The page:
In my Are you ready for SQL Server 2012 or are you still partying like it is 1999? post, I wrote about how you should start using SQL Server 2005 and SQL Server 2008 functionality now in order to prepare for SQL Server 2012. I still see tons of code that is written in the pre 2005 style and people still keep using those functions, procs and statements even though SQL Server 2005 and 2008 have much better functionality.

Today we are going to take a look at the TOP operator and find out what has been changed in SQL Server 2005 to make it much better compared to SQL Server 2000. In SQL Server 2000 there are 2 ways you can have a query use a variable to limit the number of rows returned. You can use dynamic SQL or you can use ROWCOUNT

Let’s take a look at those methods, here is our regular TOP query which limits the rows to 30

T-SQL
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SELECT TOP 30 * 
FROM sysobjects
ORDER BY name
SELECT TOP 30 * 
FROM sysobjects
ORDER BY name

If we just change 30 to a variable, we will get an error

T-SQL
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DECLARE @t INT
SELECT @t = 30
 
SELECT TOP @t * 
FROM sysobjects
ORDER BY name
DECLARE @t INT
SELECT @t = 30

SELECT TOP @t * 
FROM sysobjects
ORDER BY name

Msg 102, Level 15, State 1, Line 2
Incorrect syntax near ‘@t’.

One way we can accomplish our goal is by using SET ROWCOUNT, run the query below and you will see that it returns the same results as our first query

T-SQL
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DECLARE @t INT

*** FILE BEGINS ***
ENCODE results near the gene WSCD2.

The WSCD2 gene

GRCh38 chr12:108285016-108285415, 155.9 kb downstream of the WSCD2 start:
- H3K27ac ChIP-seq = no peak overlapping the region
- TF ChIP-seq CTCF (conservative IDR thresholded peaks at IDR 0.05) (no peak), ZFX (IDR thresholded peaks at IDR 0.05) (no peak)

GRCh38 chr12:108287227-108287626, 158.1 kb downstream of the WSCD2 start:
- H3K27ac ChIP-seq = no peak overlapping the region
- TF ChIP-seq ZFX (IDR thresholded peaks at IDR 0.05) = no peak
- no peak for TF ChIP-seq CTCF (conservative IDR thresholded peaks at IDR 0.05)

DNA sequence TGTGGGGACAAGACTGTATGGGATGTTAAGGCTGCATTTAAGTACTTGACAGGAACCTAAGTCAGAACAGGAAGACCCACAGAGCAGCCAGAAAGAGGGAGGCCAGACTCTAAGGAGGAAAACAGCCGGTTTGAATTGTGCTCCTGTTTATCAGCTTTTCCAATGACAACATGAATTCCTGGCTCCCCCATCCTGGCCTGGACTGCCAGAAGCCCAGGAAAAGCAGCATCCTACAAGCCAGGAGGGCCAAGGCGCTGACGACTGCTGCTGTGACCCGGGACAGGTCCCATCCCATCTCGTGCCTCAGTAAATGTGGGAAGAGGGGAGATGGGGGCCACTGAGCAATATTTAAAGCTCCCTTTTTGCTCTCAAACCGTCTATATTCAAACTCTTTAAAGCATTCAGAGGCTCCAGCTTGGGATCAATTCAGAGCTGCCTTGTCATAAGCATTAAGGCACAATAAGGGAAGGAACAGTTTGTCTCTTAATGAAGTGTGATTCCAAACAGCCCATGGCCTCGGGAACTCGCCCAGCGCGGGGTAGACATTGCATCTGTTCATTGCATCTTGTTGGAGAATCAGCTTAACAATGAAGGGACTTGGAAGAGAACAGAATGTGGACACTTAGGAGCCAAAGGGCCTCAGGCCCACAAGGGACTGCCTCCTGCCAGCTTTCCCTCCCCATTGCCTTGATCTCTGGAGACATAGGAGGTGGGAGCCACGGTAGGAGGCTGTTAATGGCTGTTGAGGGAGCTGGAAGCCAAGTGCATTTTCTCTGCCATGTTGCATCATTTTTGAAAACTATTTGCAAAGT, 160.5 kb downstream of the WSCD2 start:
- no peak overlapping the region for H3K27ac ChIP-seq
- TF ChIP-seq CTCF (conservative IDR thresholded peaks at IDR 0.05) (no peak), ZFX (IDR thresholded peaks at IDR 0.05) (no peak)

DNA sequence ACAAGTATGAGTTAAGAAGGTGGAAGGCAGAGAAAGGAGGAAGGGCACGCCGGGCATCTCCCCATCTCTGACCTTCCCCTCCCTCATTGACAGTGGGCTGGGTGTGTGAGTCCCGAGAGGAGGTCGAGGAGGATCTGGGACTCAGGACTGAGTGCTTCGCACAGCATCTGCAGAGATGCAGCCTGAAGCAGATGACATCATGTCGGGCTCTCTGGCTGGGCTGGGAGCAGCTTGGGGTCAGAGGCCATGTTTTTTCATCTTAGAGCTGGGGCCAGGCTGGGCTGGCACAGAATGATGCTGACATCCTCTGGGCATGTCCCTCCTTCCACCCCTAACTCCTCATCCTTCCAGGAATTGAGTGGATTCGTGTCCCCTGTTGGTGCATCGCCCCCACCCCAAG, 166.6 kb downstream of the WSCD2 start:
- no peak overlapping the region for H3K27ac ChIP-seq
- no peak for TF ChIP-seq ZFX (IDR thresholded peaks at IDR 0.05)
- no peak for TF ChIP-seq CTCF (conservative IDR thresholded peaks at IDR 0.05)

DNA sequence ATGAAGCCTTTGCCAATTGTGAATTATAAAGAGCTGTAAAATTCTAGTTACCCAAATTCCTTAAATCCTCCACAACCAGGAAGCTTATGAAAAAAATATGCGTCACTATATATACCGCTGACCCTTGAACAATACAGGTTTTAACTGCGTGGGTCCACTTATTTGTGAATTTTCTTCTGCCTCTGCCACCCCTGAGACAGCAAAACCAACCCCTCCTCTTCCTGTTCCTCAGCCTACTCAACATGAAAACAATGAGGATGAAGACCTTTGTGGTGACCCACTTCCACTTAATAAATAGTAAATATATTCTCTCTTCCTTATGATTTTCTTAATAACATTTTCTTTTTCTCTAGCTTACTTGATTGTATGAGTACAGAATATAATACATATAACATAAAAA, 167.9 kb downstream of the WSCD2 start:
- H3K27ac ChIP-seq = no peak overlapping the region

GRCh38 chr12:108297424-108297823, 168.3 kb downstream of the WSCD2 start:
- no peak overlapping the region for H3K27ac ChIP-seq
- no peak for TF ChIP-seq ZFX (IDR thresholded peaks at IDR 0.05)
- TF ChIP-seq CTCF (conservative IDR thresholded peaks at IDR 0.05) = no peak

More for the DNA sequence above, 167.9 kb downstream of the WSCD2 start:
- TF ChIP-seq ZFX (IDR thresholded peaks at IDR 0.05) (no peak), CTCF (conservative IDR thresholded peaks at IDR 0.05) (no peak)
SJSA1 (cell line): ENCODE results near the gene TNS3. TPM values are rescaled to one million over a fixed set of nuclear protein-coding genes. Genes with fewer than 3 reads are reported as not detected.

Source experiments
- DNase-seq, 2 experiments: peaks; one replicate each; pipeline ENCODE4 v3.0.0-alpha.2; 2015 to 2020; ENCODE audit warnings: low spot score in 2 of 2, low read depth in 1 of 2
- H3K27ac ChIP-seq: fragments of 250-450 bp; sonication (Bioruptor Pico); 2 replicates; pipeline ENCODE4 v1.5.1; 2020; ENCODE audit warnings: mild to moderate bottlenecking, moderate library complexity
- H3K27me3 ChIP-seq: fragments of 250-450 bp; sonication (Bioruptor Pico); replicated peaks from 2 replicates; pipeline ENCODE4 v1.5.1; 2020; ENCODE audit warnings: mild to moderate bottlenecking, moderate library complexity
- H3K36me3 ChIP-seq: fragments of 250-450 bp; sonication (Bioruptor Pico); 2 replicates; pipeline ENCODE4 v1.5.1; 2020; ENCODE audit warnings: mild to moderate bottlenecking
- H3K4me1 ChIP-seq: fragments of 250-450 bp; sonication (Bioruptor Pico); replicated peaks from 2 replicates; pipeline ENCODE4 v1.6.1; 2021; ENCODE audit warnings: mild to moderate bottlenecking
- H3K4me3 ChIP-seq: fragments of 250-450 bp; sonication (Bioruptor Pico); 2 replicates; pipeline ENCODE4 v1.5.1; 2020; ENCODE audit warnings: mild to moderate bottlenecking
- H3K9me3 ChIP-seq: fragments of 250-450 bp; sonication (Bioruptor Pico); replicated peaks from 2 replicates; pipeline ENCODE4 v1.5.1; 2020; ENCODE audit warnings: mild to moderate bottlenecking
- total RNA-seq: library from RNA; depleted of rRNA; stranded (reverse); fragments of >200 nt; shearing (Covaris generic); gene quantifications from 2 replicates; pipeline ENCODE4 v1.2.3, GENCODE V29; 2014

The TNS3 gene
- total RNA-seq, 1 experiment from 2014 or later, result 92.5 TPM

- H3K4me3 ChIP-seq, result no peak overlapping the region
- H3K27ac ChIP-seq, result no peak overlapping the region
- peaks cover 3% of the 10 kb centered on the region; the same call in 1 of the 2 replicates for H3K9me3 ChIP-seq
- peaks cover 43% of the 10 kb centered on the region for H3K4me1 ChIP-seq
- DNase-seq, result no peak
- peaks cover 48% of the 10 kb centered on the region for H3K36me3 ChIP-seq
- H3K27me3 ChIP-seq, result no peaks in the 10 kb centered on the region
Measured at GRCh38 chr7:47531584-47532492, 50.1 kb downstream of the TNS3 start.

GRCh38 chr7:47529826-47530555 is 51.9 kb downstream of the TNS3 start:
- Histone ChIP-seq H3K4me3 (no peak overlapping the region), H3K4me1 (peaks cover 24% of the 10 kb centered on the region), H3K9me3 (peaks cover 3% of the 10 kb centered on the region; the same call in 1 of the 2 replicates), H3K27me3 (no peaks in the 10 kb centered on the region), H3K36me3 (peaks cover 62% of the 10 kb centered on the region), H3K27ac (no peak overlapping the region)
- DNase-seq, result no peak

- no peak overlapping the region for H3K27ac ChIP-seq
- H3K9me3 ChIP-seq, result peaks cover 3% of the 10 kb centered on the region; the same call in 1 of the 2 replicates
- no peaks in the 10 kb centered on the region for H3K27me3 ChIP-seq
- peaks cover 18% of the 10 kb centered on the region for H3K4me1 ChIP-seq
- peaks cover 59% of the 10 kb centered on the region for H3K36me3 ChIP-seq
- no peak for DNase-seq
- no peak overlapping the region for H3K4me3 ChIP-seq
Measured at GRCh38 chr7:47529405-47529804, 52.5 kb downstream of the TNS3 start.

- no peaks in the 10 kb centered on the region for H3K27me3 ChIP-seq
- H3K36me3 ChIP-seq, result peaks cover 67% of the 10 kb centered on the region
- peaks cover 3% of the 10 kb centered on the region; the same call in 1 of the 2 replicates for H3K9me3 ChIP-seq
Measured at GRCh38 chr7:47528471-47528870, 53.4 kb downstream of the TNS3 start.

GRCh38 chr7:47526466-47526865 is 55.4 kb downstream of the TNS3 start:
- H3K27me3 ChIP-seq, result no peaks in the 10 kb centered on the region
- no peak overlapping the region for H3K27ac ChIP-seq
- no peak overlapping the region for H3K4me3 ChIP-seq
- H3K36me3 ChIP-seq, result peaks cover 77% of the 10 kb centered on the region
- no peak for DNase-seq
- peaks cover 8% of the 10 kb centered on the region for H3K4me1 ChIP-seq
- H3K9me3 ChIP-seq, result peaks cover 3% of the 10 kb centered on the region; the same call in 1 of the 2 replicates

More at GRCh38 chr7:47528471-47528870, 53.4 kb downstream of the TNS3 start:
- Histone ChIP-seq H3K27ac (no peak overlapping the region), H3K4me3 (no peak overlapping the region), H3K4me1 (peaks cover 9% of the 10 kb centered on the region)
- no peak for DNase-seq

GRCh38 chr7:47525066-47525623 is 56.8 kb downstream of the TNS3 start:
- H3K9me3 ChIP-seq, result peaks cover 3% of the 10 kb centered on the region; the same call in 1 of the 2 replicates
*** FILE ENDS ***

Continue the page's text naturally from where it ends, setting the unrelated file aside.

SELECT @t = 30
 
SET ROWCOUNT @t
 
SELECT  * 
FROM sysobjects
ORDER BY name
 
SET ROWCOUNT 0
DECLARE @t INT
SELECT @t = 30

SET ROWCOUNT @t

SELECT  * 
FROM sysobjects
ORDER BY name

SET ROWCOUNT 0

Make sure that you set ROWCOUNT back to 0 otherwise all your queries will be limited to 30. You don’t have this problem when using TOP. Also using SET ROWCOUNT will not affect DELETE, INSERT, and UPDATE statements in the next release of SQL Server, so if you are using it with those DML statements rewrite to use TOP

Dynamic SQL is another possibility to do a dynamic TOP. Below is what the query looks like, as you can see it is pretty messy.

T-SQL
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DECLARE @t int 
DECLARE @SQL varchar(8000)
SELECT @t = 30
 
SELECT @SQL = 'SELECT TOP ' + convert(varchar(20),@t) + 
            ' * FROM sysobjects ORDER BY name'
 
EXEC (@SQL)
DECLARE @t int 
DECLARE @SQL varchar(8000)
SELECT @t = 30

SELECT @SQL = 'SELECT TOP ' + convert(varchar(20),@t) + 
			' * FROM sysobjects ORDER BY name'

EXEC (@SQL)

Dynamic TOP in SQL Server 2005 and up

Okay, you moved all your code to a 2005+ instance and now you are trying to execute the query that used a variable with TOP again

T-SQL
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DECLARE @t INT
SELECT @t = 30
 
SELECT TOP @t * 
FROM sysobjects
ORDER BY name
DECLARE @t INT
SELECT @t = 30

SELECT TOP @t * 
FROM sysobjects
ORDER BY name

Msg 102, Level 15, State 1, Line 2
Incorrect syntax near ‘@t’.

Okay, you got the same helpful message as before….what can you do?

In order to use TOP with a variable, you need to enclose the variable in parentheses

Here is how

T-SQL
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DECLARE @t INT
SELECT @t = 30
 
 
SELECT TOP (@t) * 
FROM sysobjects
ORDER BY name
DECLARE @t INT
SELECT @t = 30


SELECT TOP (@t) * 
FROM sysobjects
ORDER BY name

It is as simple as that, it is really trivial now to return a result set where the user can pass in a value for how many results he wants back

Come back tomorrow for post number 10 in this series